our Global Powers research shows that while the majority of these big names have been growing in recent years, the past decade or so shows they have not collectively increased their share of global retail spend. I believe this is highly significant and reflects a number of profound shifts in the global retail marketplace. This certainly does not mean retail is no longer hugely volume sensitive. Big is still beautiful, but the analysis shows that scale is not quite the potent force that it once was. While demand exceeded supply, speed to market and scale may not have always been barriers to entry, but they were massively advantageous. Todays global consumer has more choice than ever, and generally less spending power. He, and predominantly she, demands more than just low prices and convenience

Richard Hyman (left)

FINANCIAL TIMES MONDAY DECEMBER 19 2011

World Retailing

The biggest market props up global sales


China Many international groups fail to do proper research, says Louise Lucas

Emerging markets Walmarts lessons


Walmarts US sales may be sluggish, but its international business is powering ahead. Walmart International, on its own, had revenues of $109bn last year, making it the thirdbiggest retailer in the world by sales, trailing only Walmart US ($310bn) and Frances Carrefour ($135bn). So it is an excellent prism through which to view the trials and tribulations that foreign retailers face in emerging markets, particularly the Bric countries of Brazil, Russia, India and China, where so many companies are looking for ways to convert rising consumer wealth into profits. The lessons that can be learnt from Walmarts experience are vital to any retailer grappling with acquisitions the US retailers preferred means of entry regulation, real estate, corruption and personnel. Walmart International has operations in 27 countries, and has reported sales up 16 per cent in the first nine months of this year, yet only has a retail presence in two of the Bric countries: it is not in India or Russia. For about 48 hours this month, the company was celebrating the chance to open its first shops in India, only to have the opportunity taken away. A political storm forced Manmohan Singh, the prime minister, to reverse planned reforms that would have allowed foreign retailers to own majority holdings in local supermarket chains, and to own single brand stores outright, such as Apple or Zara. Indias closed doors have not stopped Walmart from setting up a joint venture with Bharti Enterprises, an Indian conglomerate, to run a small wholesale supply business that would provide the foundation for an expansion into retail. However, this months U turn has sown seeds of doubt that could limit how much foreign retailers are willing to invest. In Russia it is a different story. The door is open to foreign retailers. The question is whether you have the guts to go in. Last December, Walmart closed its Moscow office having been very publicly on the prowl for takeover targets for three years. The decision came a week after X5, Russias largest retailer by sales, announced a $1.7bn deal for Kopeika, a discount store chain that Walmart could have snapped up. Now Walmart could be eyeing X5 itself, after it hired Lev Khasis, the former chief executive of the Russian retailer. Walmarts problem in Russia is to find an acquisition that comes without governance or corruption worries. David Marcotte, of Kantar Retail, a consultancy, points out that unlike many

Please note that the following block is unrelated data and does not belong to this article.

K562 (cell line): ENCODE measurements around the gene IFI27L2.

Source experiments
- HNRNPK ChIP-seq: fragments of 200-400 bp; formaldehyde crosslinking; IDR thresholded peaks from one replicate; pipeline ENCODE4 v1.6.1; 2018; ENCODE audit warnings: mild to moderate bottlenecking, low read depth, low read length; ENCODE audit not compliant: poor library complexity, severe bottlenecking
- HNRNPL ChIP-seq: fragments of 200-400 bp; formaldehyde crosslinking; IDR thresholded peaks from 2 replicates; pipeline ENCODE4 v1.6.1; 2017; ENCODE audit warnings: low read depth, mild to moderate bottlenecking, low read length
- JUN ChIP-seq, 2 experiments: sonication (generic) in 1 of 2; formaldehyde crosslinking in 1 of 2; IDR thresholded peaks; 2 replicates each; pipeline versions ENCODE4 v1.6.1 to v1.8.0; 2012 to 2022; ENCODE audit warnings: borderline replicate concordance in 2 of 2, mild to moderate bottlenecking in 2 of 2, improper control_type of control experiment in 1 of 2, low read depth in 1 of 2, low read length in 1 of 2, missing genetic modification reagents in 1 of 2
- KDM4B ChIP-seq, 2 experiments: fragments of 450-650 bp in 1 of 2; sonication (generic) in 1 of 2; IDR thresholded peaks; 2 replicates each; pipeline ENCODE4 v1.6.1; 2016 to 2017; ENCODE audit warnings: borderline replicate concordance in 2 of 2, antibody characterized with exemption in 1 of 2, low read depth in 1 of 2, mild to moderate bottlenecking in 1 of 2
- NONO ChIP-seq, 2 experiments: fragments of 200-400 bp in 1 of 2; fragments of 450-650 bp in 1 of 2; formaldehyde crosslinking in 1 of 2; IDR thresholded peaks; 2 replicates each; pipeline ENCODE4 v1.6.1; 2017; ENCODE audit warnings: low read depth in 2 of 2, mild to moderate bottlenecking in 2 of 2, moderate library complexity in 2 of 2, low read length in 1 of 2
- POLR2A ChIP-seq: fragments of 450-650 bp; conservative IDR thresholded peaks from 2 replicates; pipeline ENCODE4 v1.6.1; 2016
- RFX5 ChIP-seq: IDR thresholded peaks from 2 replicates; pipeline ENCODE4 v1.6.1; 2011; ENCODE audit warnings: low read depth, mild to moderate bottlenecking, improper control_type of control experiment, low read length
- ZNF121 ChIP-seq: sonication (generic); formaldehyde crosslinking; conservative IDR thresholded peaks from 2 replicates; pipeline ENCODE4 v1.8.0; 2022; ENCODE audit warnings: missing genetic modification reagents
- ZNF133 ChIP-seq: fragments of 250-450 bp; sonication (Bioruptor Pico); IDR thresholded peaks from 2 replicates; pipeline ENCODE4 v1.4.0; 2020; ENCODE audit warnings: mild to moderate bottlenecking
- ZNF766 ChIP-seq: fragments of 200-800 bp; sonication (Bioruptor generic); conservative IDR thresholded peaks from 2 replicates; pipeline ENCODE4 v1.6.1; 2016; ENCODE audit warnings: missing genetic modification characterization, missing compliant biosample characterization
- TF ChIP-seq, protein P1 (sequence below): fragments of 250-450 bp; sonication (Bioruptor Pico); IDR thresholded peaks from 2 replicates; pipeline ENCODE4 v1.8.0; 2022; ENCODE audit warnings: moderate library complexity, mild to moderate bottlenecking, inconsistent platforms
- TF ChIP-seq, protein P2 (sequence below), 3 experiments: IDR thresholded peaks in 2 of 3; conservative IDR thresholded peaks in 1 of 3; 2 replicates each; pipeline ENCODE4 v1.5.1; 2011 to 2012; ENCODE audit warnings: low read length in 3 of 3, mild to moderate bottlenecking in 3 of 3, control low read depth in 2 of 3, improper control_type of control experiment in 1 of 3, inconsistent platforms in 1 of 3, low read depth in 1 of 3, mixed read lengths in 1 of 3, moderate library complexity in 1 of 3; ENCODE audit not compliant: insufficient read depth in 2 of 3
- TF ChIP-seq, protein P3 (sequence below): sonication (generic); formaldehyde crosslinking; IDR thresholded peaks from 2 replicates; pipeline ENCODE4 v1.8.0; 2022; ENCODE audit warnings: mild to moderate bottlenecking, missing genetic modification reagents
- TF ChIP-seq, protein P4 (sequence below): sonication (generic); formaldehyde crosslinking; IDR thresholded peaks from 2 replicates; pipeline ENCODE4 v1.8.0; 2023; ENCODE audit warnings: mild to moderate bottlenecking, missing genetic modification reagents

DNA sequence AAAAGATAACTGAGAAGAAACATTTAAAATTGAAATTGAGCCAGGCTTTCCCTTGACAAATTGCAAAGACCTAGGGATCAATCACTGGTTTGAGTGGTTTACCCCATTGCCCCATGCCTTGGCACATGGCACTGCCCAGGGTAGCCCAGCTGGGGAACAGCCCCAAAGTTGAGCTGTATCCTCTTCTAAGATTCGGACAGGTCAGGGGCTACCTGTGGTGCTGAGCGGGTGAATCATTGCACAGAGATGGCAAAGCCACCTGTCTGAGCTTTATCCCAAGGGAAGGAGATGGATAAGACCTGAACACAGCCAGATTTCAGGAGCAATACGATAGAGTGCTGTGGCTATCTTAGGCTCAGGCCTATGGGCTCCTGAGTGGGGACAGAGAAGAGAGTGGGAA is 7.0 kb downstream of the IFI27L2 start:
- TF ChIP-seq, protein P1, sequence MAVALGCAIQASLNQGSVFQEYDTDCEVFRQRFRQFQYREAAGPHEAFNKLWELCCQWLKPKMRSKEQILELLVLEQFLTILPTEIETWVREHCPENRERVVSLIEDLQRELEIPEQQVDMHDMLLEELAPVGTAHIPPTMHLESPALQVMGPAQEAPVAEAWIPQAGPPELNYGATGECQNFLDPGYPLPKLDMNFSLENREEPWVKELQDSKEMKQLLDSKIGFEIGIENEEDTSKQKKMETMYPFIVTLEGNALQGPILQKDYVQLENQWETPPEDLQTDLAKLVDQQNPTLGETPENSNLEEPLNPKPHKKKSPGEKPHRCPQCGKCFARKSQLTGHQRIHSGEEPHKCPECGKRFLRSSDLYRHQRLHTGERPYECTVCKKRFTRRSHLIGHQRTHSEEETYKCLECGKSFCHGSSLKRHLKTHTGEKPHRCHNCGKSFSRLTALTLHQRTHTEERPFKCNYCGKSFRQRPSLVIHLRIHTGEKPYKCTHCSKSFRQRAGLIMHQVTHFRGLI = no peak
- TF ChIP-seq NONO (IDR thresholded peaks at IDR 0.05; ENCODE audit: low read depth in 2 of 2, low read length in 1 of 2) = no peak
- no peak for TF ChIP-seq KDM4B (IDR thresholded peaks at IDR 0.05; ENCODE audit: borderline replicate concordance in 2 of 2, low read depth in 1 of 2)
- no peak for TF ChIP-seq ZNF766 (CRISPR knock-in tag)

Walmart hired Lev Khasis, former chief executive of X5

hinas potential as a land of shoppers was spotted long before Chanel, Louis Vuitton and Tiffany began erecting megastores in its biggest cities. An Englishman, writing in 1840, noted: If we could only persuade every person in China to lengthen his shirttail by a foot, we could keep the mills of Lancashire working round the clock. While Lancashires mills may be long gone, the willingness of the Chinese consumer to buy shirts, bling and everything in between is propping up the worlds retailers. For the moment, China is extremely into very highend, pricey goods and the complete opposite, says Claus-Dietrich Lahrs, chief executive and chairman of Hugo Boss, the luxury menswear group. The group, part-owned by Permira, a private equity firm, lifted sales 73 per cent in the first nine months of 2011 in China and claims to be in more or less all the big cities with a population above 5m. The story is repeated at a host of luxury brands: Burberry owes the run-up in its share price (and subsequent fall-off) to China, even though the country